Assessment of the intravascular volume status is a critical skill for emergency veterinarians. Point-of-care ultrasonography (POCUS) is emerging as a valuable, noninvasive, cage-side diagnostic tool for objective evaluation of physiologic and hemodynamic parameters related to volume status, fluid tolerance, and responsiveness. Rapid cage-side sonographic evaluation can obtain qualitative data on cardiac function even when performed by non-cardiologists. POCUS involves answering focused clinical questions using cage-side ultrasonography and increases the sensitivity of the conventional physical examination.
That said, POCUS findings should be interpreted in conjunction with other clinical parameters—such as conventional perfusion parameters (heart rate, mentation, body temperature, mucous membrane color, CRT, pulse quality), urine output, blood pressure, and body weight —and not viewed as an alternative to physical examination or standard imaging studies.
In this blog post, I will describe the most commonly used views to assess volume status in dogs and cats: focused sonographic assessment of the heart (cardiac POCUS) and caudal vena cava (CVC POCUS).
A lot of clinicians continue to believe that impaired tissue oxygenation is the main cause of increased blood lactate, and lactate itself results in metabolic acidosis. This biochemical understanding has persisted for long time, but there are some good reasons to challenge these traditional views on the ‘bad’ lactate.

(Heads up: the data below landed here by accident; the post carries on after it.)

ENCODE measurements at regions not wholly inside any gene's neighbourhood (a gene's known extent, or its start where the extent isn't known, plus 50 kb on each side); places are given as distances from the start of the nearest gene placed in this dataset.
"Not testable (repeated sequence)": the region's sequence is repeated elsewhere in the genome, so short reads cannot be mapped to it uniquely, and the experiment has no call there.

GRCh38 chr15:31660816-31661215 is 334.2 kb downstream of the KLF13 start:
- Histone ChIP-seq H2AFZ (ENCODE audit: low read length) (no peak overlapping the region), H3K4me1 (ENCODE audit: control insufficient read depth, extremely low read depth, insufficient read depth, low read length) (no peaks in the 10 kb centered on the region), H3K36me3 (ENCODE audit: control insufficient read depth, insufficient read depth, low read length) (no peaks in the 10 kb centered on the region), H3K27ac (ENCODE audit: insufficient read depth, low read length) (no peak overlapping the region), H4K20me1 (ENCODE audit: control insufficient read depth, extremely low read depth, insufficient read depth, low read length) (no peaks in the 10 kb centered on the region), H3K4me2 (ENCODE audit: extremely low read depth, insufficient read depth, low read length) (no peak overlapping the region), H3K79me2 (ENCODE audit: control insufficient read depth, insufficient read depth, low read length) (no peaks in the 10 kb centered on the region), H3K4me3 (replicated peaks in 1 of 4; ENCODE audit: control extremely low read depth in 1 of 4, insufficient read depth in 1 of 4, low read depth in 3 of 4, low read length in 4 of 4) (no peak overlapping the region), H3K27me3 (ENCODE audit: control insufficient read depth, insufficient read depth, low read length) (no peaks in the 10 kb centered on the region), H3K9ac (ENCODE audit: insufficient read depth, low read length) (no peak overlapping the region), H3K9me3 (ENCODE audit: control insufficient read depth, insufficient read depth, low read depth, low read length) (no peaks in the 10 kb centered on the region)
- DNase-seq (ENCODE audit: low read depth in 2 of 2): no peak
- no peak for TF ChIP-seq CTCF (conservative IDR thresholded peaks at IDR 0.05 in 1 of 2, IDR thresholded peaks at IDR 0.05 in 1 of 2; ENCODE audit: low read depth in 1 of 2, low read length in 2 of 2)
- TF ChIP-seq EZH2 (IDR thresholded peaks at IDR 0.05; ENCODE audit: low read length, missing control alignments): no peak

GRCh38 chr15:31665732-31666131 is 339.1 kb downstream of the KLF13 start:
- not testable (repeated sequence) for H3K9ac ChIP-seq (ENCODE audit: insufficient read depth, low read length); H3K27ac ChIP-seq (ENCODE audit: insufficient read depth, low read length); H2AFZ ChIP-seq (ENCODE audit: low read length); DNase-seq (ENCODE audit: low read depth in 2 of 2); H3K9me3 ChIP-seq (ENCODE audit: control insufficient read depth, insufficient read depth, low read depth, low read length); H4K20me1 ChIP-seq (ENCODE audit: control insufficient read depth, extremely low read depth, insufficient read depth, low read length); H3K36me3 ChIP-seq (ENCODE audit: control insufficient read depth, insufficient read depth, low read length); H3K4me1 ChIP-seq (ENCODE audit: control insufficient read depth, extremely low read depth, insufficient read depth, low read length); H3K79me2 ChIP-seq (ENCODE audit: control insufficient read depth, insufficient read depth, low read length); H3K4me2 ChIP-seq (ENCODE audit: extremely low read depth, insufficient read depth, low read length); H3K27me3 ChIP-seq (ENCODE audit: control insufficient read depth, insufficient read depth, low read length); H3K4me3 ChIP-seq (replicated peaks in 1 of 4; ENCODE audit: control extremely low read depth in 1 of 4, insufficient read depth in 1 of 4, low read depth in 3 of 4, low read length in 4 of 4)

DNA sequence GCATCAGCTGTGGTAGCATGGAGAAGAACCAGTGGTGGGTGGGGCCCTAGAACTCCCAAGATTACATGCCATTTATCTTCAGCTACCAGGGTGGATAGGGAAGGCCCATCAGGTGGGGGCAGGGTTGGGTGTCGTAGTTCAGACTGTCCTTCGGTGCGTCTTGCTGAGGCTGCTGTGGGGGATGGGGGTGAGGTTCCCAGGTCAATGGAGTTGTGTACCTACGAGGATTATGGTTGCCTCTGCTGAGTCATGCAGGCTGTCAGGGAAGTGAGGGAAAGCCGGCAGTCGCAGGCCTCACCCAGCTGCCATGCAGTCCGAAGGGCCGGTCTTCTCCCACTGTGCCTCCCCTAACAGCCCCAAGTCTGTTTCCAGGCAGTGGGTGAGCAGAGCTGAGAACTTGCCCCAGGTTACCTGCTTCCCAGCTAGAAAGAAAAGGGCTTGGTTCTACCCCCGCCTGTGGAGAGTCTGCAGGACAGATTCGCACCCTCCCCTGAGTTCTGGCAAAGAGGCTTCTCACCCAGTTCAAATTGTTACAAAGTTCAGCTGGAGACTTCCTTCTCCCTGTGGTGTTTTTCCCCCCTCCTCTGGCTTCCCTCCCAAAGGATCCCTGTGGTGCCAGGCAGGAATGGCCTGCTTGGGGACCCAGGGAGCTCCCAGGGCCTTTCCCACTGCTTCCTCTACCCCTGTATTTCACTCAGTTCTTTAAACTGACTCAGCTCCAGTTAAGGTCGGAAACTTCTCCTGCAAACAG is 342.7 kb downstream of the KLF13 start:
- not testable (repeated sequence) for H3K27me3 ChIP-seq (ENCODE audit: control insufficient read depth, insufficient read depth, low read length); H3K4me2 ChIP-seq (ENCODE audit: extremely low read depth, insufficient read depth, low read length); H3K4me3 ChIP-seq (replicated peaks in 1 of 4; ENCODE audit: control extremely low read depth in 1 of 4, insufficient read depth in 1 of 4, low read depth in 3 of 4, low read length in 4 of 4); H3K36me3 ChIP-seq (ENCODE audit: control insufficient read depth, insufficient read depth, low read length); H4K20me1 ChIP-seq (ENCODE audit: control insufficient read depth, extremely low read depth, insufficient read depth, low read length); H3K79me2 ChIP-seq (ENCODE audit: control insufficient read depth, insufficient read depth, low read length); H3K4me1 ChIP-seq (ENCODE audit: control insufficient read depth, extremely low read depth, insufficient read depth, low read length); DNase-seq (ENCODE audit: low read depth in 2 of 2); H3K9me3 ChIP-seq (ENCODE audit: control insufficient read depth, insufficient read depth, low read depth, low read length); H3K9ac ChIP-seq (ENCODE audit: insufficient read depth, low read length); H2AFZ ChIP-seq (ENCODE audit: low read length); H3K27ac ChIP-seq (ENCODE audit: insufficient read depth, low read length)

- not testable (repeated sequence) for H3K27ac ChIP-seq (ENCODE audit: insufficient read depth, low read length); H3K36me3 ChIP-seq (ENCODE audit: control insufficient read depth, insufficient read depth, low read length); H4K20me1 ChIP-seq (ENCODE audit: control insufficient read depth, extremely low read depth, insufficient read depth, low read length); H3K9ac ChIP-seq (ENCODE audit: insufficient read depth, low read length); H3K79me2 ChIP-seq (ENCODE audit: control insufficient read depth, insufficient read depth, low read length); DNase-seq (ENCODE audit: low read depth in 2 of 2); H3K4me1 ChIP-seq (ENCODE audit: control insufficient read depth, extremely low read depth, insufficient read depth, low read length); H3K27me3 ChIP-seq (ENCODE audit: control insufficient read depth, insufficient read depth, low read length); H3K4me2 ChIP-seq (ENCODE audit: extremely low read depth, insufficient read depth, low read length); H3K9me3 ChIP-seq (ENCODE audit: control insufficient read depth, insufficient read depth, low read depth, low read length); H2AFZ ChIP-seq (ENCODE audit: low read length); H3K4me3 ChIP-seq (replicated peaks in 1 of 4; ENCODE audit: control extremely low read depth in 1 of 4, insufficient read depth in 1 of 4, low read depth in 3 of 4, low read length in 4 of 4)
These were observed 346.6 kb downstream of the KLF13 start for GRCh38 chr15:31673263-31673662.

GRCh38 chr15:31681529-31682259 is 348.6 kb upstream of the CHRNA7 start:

After its production by anaerobic glycolysis lactate is re-used in the liver and the kidneys, and it may be converted back to glucose. The important point though is that lactate is also produced via aerobic glycolysis as a response to catecholamine release and stress. This may happen in septic patients, albuterol toxicity, trauma and other critical illnesses. In these clinical scenarios, the trigger for lactate production is adrenergic stimulation and not lack of oxygen.
If you want to learn more about lactate metabolism, watch this short video below:
“Shock” is one of the most frequently used words in a small animal emergency room and ICU. Despite this fact, a lot of veterinary students and new graduates have only superficial understanding of this term. This lack of understanding may lead to inaccurate diagnosis and mismanagement of patients in shock.